Share this Plunge Saw advice with your friends on Facebook, Twitter and Google+
Plunge saws are a big deal, but for many in the UK, they aren’t seen as being an essential tool in the kit.
For some, the reasoning goes that a circular saw will do what a plunge saw can do, and maybe a jigsaw can sort those fiddly little jobs in between.
However, we’d argue that a plunge saw is an essential power tool for joiners, carpenters, kitchen fitters, anyone who works with laminates, insulation or needs to make lots of cuts in small workpieces.
What is a Plunge Saw?
Sometimes referred to as a track saw, it is like a circular saw. With a blade that spins and cuts but with much more sophistication and accuracy. Rather than the guard retracting to expose the blade when cutting, such as with a circular saw, it has a fixed guard and the blade is exposed when plunging the handle to the pre-set depth.
Dust extraction and control is superior to a circular saw due to this design, and as we’ll see in this guide, accuracy, control and efficiency is too.
So, here’s the Toolstop Guide to Getting the Most from a Plunge Saw with 6 Easy Tips. In this guide we used the DeWalt DWS520K, but these tips will apply to most plunge saws in the market.
1. Using a Plunge Saw and a Guide Rail
This is a marriage made in heaven. The ability to slot into a guide rail, the friction strips on which will keep everything rock solid on the workpiece. It is an amazing way to cut quicker and more accurately, over and over again.
Make sure your saw isn’t fitted with a riving knife or that it’s a retractable one.
Then mark of where you want to cut, lay the guide rail along the marks, slot the saw onto the rail, and with a quick adjustment of depth (see below), make your cut.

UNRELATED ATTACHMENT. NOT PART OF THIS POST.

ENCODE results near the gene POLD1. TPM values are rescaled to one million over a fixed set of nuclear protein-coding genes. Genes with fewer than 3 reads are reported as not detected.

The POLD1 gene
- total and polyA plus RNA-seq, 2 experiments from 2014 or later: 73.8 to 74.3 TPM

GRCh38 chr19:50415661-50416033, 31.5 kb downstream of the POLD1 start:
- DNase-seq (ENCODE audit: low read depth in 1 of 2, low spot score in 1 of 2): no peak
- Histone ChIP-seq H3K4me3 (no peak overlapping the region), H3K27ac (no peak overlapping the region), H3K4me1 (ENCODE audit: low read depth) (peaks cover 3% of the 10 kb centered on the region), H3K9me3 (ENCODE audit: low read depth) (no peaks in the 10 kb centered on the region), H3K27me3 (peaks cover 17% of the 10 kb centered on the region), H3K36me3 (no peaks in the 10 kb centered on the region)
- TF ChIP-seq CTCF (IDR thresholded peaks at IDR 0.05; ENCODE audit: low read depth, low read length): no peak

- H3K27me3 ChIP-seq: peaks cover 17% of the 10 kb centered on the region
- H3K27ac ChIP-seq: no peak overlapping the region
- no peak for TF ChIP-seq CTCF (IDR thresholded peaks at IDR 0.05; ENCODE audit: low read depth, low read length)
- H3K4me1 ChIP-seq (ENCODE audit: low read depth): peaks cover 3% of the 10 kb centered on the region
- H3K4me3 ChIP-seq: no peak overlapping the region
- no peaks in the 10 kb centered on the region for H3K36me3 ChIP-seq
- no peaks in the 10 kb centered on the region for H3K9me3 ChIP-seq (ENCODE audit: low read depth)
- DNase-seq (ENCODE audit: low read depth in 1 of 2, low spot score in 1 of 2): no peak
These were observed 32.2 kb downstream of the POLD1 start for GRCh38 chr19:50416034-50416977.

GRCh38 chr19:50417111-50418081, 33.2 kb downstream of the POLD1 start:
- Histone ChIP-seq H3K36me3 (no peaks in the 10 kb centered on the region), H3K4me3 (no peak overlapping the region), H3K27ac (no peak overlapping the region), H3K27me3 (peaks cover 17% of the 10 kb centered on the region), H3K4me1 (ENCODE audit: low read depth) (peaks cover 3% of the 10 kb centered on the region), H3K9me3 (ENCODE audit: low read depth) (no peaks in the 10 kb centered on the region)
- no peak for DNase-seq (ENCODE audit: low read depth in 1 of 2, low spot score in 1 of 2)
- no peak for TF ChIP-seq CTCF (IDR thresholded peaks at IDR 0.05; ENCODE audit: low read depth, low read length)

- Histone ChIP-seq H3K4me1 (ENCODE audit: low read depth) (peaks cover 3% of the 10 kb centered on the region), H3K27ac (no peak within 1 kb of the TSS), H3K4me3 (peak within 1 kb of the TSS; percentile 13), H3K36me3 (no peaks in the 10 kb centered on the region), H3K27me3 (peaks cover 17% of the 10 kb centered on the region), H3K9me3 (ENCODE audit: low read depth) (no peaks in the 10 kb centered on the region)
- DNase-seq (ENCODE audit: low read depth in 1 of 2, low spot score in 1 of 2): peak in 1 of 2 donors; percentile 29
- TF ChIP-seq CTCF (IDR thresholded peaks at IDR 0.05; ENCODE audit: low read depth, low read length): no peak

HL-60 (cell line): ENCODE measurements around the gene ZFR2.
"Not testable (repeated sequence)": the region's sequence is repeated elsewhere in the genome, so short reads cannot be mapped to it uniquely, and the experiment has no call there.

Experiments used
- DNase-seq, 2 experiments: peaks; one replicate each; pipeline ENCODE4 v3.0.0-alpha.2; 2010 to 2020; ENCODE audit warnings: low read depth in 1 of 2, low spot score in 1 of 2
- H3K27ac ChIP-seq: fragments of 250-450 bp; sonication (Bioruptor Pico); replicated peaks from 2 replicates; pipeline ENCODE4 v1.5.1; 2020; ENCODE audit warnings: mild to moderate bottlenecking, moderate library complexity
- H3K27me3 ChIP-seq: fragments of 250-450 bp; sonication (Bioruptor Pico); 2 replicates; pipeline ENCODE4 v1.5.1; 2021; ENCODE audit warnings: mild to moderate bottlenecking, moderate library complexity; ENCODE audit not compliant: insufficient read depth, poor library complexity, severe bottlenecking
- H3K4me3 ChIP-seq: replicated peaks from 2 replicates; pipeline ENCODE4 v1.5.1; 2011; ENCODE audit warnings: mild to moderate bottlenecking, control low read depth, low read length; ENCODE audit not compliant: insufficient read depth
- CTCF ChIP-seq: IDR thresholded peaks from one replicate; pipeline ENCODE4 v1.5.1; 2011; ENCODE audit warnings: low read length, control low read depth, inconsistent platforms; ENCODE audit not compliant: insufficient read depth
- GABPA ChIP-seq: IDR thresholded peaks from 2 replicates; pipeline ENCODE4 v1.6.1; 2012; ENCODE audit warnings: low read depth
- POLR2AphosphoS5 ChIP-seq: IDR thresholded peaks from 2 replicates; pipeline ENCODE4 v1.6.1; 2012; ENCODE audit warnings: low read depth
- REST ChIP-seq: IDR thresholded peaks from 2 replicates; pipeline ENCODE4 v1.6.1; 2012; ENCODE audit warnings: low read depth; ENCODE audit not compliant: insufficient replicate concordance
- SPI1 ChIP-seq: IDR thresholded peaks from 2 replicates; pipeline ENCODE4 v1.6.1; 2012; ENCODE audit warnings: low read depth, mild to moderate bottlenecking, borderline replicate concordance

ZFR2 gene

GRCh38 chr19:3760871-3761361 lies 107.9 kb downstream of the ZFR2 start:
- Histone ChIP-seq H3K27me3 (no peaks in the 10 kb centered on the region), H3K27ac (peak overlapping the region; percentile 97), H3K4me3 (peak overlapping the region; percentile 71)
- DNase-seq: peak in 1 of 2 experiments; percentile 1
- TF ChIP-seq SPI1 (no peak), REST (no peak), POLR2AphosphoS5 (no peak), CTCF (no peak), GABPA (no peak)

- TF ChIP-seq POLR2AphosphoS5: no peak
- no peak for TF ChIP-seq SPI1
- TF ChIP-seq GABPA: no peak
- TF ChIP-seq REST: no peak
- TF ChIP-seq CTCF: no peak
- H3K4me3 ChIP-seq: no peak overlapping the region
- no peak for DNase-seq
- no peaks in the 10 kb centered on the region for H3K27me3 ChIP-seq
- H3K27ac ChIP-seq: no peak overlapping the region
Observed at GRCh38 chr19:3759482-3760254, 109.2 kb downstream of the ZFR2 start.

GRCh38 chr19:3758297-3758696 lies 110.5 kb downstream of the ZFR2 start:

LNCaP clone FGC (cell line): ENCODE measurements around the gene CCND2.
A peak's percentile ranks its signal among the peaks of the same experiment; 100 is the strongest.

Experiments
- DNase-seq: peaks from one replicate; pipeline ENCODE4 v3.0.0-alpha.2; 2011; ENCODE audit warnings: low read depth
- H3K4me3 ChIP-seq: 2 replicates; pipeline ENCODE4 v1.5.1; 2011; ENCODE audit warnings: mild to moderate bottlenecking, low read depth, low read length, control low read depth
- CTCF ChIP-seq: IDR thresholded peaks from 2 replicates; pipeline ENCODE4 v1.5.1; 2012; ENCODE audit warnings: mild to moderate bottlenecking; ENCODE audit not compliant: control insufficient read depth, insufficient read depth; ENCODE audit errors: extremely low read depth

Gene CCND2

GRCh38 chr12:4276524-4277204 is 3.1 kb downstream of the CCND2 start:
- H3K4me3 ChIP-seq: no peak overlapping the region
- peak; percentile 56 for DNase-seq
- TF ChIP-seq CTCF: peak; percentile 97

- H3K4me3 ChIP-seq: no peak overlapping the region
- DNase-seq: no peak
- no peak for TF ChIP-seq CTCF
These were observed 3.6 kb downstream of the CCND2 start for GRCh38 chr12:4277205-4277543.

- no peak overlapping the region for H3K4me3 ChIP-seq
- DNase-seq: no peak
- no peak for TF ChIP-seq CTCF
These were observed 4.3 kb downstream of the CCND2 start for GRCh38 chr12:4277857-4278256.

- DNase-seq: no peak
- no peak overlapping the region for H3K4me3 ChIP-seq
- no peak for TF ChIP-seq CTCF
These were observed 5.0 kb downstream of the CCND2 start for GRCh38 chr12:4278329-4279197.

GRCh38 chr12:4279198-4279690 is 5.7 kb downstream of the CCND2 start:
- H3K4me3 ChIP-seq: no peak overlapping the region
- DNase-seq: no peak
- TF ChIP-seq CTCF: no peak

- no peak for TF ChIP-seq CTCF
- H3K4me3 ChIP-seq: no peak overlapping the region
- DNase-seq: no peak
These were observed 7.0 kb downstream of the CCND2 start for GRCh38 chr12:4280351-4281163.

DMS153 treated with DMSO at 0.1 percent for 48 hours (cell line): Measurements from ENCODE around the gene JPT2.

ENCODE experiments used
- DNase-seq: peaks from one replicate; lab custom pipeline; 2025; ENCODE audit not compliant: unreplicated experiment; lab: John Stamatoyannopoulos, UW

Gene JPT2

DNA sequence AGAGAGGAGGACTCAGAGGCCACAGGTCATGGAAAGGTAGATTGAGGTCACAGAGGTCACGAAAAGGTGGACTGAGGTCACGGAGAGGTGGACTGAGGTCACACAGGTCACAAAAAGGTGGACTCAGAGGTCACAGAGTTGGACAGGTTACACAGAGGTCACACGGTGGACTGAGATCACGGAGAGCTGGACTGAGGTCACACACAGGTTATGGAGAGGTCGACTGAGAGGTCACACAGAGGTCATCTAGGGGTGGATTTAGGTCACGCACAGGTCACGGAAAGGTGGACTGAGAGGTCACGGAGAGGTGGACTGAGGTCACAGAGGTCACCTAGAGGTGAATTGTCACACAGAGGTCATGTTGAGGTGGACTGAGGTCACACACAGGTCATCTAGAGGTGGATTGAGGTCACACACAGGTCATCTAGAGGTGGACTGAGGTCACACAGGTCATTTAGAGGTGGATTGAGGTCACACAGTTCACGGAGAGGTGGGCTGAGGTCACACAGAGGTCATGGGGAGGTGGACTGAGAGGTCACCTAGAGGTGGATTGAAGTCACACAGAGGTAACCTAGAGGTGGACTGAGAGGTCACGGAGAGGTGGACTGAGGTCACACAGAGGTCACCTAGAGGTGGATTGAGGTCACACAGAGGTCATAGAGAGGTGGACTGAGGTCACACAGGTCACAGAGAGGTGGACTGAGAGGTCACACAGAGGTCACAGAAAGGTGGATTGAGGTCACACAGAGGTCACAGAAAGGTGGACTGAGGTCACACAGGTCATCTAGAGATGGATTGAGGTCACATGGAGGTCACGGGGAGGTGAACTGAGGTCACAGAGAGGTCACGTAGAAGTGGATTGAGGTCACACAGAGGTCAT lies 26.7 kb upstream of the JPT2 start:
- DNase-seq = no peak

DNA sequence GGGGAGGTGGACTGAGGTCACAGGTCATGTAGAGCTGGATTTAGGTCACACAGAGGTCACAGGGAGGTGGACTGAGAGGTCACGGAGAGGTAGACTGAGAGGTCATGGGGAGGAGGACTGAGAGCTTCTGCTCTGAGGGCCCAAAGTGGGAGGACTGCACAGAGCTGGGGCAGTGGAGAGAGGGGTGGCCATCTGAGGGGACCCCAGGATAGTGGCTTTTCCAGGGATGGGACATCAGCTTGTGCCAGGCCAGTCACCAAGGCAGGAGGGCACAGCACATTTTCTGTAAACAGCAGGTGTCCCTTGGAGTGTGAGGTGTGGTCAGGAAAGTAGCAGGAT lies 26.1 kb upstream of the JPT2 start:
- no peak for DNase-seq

2. Using a Plunge Saw for Quick, Accurate Cuts, Over and Over Again
Your plunge saw will be easy to set up. That means you shouldn’t have to faff about adjusting and readjusting the depth of cut.
The DeWalt DWS520K has an idiot-proof method for depth adjustment.
3. How to Use a Plunge Saw for Bevel and Mitre Cuts, Even on Small Workpieces
The ability to make quick cuts in small workpieces is another key asset to owning a plunge saw over a circular saw. All you need is a couple of “sacrificial pieces”, a guide rail and the correct depth setting, per above.
Making bevel and mitre cuts in just as easy.
Undo the front and rear bevel clamps on your saw, select the desired angle of cut (the DWS520K bevels up to 47º) then make the cut.
Roofers take notice; the make a compound mitre with a plunge saw is ridiculously easy. Check out our video guide to see how it’s done.
4. How to Cut Insulation Using a Plunge Saw
Cutting roofing insulation can be a total pest, especially if you’re not using the best tool for it. We suggest this is a task best left for a plunge saw, and if you watch our video guide you’ll understand why.
It’s not just the mess that’s an issue with cutting insulation. It’s making sure you make the most accurate cut to guarantee the insulation does what it’s intended to. Being able to quickly, cleanly and easily cut insulation at an angle is a massive boon for roofers.
5. Using a Plunge Saw for Cutting Laminates